6. Fake Death

The character dies and then surprise, surprise, they actually don’t. The ground in fiction isn’t very receptive of bodies, apparently. I tend to blame this one on Tolkien for bringing back Gandalf and even stronger than before, but there are older stories with that plot. It seems death is very rarely final or crippling, it’s more often reviving the protagonist or portrayed as rebirth of the character. Which isn’t bad, but haven’t we had enough of that already?

5. Ugly Duckling

This doesn’t refer solely to the romantic part of stories, but it’s definitely more prominent there. The character who was appalling and/or least desirable to everyone at the beginning of the story, eventually becomes the most appealing one. While its’s a great story on its own, this is used so frequently now I believe at least every third movie includes that plot. They don’t have to be appealing to everyone, no one is loved by all, but they don’t have to be so hated in the first place as well.

4. Funny Sidekick

Since the protagonist is so busy trying to impress everyone with their skill, they’ve lost all sense of humor and it’s up the sidekick to bring the jokes to the table. Not to mention the sidekick is literally useless and serves no other purpose but to provide sarcastic and witty remarks. Humor’s great, sarcasm’s even better, but the source needs to be any character as opposed to a single character with no other purpose.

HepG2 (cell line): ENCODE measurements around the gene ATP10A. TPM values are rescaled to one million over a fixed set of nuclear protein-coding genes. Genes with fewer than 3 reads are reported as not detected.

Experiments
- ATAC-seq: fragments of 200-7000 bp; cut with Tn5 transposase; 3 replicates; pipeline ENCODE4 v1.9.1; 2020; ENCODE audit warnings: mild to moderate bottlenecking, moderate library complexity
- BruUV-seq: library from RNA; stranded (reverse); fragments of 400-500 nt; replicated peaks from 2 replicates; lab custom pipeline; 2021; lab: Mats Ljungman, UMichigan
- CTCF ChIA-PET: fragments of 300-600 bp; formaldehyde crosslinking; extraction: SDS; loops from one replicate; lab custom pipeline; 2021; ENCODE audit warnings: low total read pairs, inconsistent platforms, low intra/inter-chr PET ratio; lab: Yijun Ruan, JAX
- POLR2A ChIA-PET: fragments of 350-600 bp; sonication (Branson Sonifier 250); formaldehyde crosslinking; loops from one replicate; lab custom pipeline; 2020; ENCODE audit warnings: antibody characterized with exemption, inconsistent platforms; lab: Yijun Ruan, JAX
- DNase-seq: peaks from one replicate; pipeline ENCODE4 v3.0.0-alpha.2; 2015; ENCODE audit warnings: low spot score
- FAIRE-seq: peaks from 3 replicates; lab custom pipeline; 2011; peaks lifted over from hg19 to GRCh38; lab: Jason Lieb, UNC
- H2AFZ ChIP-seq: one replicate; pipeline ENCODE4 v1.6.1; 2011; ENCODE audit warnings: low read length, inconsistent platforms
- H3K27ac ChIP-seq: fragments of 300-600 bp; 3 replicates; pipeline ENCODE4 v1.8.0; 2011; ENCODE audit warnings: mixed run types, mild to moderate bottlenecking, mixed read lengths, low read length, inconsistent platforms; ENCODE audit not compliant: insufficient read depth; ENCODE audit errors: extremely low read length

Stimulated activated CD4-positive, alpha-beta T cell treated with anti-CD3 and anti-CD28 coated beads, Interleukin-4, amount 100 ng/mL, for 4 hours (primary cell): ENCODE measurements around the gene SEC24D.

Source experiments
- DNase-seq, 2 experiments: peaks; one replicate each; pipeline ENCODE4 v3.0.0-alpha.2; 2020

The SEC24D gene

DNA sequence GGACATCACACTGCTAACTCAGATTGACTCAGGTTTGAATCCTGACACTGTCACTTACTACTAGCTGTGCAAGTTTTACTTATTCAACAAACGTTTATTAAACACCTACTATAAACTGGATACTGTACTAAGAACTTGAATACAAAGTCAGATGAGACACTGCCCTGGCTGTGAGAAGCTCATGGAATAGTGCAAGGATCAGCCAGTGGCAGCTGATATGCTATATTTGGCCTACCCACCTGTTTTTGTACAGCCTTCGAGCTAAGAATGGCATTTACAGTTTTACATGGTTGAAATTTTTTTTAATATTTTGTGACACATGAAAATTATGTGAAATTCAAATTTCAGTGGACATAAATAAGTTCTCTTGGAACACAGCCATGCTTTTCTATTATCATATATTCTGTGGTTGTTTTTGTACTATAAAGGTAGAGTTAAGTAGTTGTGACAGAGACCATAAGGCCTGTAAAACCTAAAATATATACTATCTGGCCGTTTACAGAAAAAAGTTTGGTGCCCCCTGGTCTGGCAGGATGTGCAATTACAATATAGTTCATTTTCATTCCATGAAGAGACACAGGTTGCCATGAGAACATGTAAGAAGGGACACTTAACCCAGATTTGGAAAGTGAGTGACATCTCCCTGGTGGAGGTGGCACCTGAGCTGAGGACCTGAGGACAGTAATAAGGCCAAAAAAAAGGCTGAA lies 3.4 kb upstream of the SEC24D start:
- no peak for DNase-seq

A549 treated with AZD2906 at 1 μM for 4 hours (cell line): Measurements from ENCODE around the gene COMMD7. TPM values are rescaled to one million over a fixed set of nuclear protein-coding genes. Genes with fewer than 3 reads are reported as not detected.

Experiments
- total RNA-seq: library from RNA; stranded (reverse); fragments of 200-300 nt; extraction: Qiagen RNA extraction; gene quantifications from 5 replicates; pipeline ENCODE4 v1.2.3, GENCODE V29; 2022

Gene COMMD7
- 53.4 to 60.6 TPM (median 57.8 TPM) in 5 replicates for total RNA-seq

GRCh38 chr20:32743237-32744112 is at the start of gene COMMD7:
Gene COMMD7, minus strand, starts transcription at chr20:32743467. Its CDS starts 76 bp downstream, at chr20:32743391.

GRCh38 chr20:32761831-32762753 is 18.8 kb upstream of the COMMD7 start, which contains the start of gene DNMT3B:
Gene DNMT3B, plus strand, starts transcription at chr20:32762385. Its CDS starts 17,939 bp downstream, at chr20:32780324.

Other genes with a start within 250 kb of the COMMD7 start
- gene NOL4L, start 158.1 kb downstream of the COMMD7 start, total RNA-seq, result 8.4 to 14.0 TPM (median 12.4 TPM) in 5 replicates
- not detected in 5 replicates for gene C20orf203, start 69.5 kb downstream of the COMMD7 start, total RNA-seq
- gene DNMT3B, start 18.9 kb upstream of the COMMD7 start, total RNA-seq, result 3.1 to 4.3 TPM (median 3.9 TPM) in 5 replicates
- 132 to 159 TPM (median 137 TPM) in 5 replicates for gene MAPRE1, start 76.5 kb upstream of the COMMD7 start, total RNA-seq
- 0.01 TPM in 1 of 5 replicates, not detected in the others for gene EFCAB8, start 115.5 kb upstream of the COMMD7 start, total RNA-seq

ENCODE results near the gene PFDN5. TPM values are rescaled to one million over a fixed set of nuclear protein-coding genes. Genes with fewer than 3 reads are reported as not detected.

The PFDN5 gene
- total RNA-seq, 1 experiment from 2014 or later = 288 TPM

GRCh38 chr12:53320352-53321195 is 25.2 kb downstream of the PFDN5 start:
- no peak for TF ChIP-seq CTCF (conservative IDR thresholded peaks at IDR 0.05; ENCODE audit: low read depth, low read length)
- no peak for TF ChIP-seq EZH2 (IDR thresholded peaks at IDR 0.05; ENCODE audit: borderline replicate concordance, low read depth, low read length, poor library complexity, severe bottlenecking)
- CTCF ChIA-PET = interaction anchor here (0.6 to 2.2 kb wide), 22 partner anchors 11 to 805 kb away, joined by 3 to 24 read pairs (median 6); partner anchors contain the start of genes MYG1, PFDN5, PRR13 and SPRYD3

3. A One-man Job

This has quite a few versions, from not accepting anyone’s help because they feel it’s their mission, or a specific character has to return to and old position because everyone feels only they can do the job. Heck, whole cities or nations would depend on a single person — are thousands of people so incompetent opposed to that single person? Were the other characters there just to applaud whenever the protagonist does something cool? Or were they meant to look dumb so the protagonist can look smart? Might as well use a laugh-track instead of supporting and minor characters if that’s the case.

2. Pure-Evil Enemy

Who is the protagonist and why are they so bent over to spread the seeds of chaos? We’re human being,s we all have a story and we all have our reasons for doing what we do, whether it’s good or bad (sometimes we just don’t realize when something is bad). The protagonist needs that to, they can’t just be born evil. No one’s born with the will to destroy the world, though they can get that will due to events in their life.

1. Love Triangle